Marine Corps officer asks Google to resume working with Pentagon

A decorated Marine Corps infantry officer is pleading with Google to not turn its back on the Department of Defense months after the tech giant decided to end its involvement in Project Maven, a U.S. military artificial intelligence program.

In an op-ed for Defense News, First Lt. Walker D. Mills writes that he attended a symposium on innovation sponsored by the Marine Corps Warfighting Laboratory last summer, but was disappointed that a representative from Google did not attend the event, which did feature leaders from Amazon and IBM.

Mills also calls out Google's proposal for a censored Chinese search engine, code-named Dragonfly: "The company that Americans and people all over the world associate with innovation and information technology had spurned the U.S. military, yet continues to work with one of our chief competitors."


Although Google said Project Dragonfly has been "effectively ended," the company is still being slammed by human rights groups and critics for considering a censored Chinese search engine. Mills wrote that he appreciates the letter Google employees sent to CEO Sundar Pichai demanding an end to Project Maven, but says it's "impossible" for tech companies to stay above the fray in a complicated, interconnected world.

Despite Google's decision to step away from Project Maven, Pichai emphasized at a business conference in November that the Mountain View, Calif. company continues to partner with the Pentagon on a range of projects.

"We partner with the military — and deeply. Today we are bidding for, and we work with the military and the government on many things. We have projects underway, and cybersecurity, transportation security, planning, etc. And we are committed to doing that. We cherish our values. We know we enjoy those values because our military protects us," Pichai said during the conference.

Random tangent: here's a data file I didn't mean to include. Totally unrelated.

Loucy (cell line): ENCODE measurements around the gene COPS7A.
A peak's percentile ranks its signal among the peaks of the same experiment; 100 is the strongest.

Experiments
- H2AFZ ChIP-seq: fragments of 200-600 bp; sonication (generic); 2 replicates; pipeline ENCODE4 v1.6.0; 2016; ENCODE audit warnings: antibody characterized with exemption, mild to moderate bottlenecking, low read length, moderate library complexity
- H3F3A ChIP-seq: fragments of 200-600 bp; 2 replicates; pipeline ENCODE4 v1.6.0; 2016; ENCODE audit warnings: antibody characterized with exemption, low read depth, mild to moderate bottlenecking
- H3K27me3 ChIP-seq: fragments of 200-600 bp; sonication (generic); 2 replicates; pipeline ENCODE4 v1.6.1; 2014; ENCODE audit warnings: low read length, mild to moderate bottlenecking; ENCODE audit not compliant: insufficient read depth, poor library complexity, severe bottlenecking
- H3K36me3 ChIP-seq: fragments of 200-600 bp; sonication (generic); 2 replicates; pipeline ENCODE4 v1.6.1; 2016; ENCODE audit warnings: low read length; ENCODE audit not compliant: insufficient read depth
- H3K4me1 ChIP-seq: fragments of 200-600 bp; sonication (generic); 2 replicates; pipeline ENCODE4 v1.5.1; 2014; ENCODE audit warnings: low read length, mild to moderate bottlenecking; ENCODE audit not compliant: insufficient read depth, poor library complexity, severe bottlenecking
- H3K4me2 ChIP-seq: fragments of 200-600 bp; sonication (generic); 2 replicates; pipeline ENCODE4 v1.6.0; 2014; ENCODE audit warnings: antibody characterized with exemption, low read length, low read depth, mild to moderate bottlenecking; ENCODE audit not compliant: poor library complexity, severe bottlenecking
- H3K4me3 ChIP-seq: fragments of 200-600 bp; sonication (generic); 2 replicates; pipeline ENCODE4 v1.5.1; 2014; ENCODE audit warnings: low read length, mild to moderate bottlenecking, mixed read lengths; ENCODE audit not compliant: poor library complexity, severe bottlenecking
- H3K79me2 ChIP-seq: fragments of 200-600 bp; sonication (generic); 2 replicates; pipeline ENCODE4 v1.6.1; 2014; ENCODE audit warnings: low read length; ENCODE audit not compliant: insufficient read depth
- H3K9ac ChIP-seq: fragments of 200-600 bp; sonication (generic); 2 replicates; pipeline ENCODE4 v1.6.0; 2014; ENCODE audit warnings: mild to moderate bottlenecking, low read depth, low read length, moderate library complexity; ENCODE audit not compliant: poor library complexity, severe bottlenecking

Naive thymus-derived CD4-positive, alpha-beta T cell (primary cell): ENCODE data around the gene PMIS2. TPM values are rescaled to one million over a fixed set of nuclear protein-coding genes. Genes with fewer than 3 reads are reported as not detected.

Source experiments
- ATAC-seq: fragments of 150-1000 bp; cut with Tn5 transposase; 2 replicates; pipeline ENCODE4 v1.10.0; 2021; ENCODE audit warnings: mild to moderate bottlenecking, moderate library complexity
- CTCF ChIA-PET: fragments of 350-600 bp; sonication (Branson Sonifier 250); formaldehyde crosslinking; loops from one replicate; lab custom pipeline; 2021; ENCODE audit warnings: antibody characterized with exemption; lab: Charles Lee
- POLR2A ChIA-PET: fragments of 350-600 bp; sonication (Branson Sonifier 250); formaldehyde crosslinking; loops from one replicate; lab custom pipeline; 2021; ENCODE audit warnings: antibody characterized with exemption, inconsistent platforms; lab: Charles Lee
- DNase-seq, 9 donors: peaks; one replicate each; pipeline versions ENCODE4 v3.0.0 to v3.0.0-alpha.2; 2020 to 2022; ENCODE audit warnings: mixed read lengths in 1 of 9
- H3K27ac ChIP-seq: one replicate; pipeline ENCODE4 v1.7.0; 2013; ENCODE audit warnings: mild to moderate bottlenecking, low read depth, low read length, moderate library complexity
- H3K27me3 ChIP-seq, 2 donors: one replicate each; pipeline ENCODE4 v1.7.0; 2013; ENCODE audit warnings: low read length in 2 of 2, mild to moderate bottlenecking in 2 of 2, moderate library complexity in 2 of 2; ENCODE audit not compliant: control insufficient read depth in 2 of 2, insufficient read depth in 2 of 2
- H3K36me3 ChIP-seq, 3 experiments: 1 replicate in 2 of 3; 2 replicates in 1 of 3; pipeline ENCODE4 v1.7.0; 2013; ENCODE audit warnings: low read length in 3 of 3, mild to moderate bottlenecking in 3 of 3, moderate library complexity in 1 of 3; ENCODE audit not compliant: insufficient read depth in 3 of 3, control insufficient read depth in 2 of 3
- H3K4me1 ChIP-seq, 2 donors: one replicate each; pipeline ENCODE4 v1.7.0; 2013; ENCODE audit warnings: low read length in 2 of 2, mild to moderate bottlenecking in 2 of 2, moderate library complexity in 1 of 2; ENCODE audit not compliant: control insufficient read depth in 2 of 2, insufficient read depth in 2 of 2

The tech executive, who testified before the U.S. House of Representatives in December, said it's a "bit of a misunderstanding" to say his company does not or will not work with America's military.


"If your mission is truly to “make the world’s information universally accessible,” then you must support those who protect the free exchange of ideas," Mills wrote in Defense News.

Mills wrote that U.S. service members are "the kids you know from college who wore uniforms to class on Wednesdays because we were there on ROTC scholarship, the Boy Scouts who put the flags in the cemetery in November."

Google CEO Sundar Pichai before the House Judiciary Committee on Capitol Hill, Washington, on Dec. 11, 2018. 

Google CEO Sundar Pichai before the House Judiciary Committee on Capitol Hill, Washington, on Dec. 11, 2018.  (AP)

Mills continued: "We, too, want to live in a world where the truth triumphs and the world’s information is freely accessible. We just fight for that world in a more literal sense. .. I know we are not a perfect partner, but please work with us. I don't ever want to have to explain to my Marines why our technological edge has eroded. Or that their lives are at greater risk defending our shared values because we have been abandoned by our tech sector."


Regarding Google's decision to step away from Project Maven, Pichai said: "I think as we are developing AI, we want to be thoughtful about how we develop AI. And amongst the AI research community, there are concerns — narrow concerns — around the use of AI and weaponry. And so, we have drawn some lines there."

Last fall, Amazon CEO Jeff Bezos said that his company will continue to work with the Pentagon and that the United States would be in "big trouble" if technology companies turn away from the country.